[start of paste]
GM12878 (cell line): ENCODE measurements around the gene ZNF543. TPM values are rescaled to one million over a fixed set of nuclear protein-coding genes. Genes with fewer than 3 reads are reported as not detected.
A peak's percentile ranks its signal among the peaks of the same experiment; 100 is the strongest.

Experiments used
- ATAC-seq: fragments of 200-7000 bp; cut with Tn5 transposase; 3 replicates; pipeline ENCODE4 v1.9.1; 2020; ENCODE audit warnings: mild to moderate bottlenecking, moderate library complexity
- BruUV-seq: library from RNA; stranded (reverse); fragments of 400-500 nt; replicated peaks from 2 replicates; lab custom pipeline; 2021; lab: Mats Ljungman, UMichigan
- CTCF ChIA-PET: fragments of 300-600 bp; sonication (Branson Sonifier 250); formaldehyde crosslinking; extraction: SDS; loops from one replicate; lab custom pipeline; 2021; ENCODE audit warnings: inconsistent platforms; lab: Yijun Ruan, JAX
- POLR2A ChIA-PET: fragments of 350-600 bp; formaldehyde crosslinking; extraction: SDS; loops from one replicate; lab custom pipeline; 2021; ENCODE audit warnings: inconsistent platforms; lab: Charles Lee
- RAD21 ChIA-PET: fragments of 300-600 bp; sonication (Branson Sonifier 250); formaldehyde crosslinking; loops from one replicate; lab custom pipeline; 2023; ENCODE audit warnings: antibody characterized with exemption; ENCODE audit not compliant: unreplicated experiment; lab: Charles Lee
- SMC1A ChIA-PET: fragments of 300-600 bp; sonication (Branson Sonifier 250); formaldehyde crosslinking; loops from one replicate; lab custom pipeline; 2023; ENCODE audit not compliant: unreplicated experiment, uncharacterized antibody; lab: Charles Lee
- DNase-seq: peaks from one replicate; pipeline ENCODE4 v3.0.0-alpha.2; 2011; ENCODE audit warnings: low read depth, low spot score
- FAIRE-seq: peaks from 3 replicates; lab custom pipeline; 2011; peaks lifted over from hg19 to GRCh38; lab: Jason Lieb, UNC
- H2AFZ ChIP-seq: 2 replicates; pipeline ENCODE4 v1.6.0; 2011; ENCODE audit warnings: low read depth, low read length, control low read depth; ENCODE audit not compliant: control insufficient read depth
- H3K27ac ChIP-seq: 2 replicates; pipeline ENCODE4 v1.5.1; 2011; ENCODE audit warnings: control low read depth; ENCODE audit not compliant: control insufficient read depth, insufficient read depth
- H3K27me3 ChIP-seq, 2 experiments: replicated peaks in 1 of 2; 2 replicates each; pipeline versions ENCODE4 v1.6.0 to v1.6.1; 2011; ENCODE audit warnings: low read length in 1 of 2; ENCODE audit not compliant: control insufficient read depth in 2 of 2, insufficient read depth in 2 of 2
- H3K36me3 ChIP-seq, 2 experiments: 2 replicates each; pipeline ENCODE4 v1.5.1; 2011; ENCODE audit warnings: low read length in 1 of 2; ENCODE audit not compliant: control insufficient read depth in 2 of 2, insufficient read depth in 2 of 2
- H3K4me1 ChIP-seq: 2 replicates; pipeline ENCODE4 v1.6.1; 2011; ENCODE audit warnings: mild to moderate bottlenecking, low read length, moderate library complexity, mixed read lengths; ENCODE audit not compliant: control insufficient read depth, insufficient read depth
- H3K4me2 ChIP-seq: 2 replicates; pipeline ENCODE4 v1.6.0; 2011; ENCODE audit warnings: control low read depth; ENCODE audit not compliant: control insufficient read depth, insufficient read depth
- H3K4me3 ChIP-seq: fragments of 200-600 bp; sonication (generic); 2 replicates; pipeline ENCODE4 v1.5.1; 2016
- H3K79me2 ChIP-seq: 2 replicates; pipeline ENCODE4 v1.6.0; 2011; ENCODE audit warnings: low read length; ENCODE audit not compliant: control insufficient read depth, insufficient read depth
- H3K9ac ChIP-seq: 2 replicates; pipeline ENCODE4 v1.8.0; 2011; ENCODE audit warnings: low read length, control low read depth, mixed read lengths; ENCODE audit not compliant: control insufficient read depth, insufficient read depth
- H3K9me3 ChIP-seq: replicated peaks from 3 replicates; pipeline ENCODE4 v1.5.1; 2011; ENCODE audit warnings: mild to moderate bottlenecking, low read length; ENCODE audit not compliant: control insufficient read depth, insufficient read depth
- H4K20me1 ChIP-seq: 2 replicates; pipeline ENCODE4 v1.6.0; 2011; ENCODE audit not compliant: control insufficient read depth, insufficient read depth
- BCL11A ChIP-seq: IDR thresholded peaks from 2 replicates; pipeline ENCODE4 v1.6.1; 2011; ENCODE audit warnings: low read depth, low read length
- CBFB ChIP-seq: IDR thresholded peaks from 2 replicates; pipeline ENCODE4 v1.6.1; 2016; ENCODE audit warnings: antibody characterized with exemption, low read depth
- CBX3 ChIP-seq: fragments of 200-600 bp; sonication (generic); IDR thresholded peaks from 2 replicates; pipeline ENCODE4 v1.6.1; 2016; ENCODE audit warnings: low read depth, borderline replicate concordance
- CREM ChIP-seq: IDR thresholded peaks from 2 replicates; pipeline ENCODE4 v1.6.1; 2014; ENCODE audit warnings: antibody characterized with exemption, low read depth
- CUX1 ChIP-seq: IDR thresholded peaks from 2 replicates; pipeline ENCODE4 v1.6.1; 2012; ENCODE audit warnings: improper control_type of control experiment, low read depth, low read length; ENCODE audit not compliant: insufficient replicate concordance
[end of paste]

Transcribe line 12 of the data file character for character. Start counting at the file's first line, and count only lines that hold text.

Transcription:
- H2AFZ ChIP-seq: 2 replicates; pipeline ENCODE4 v1.6.0; 2011; ENCODE audit warnings: low read depth, low read length, control low read depth; ENCODE audit not compliant: control insufficient read depth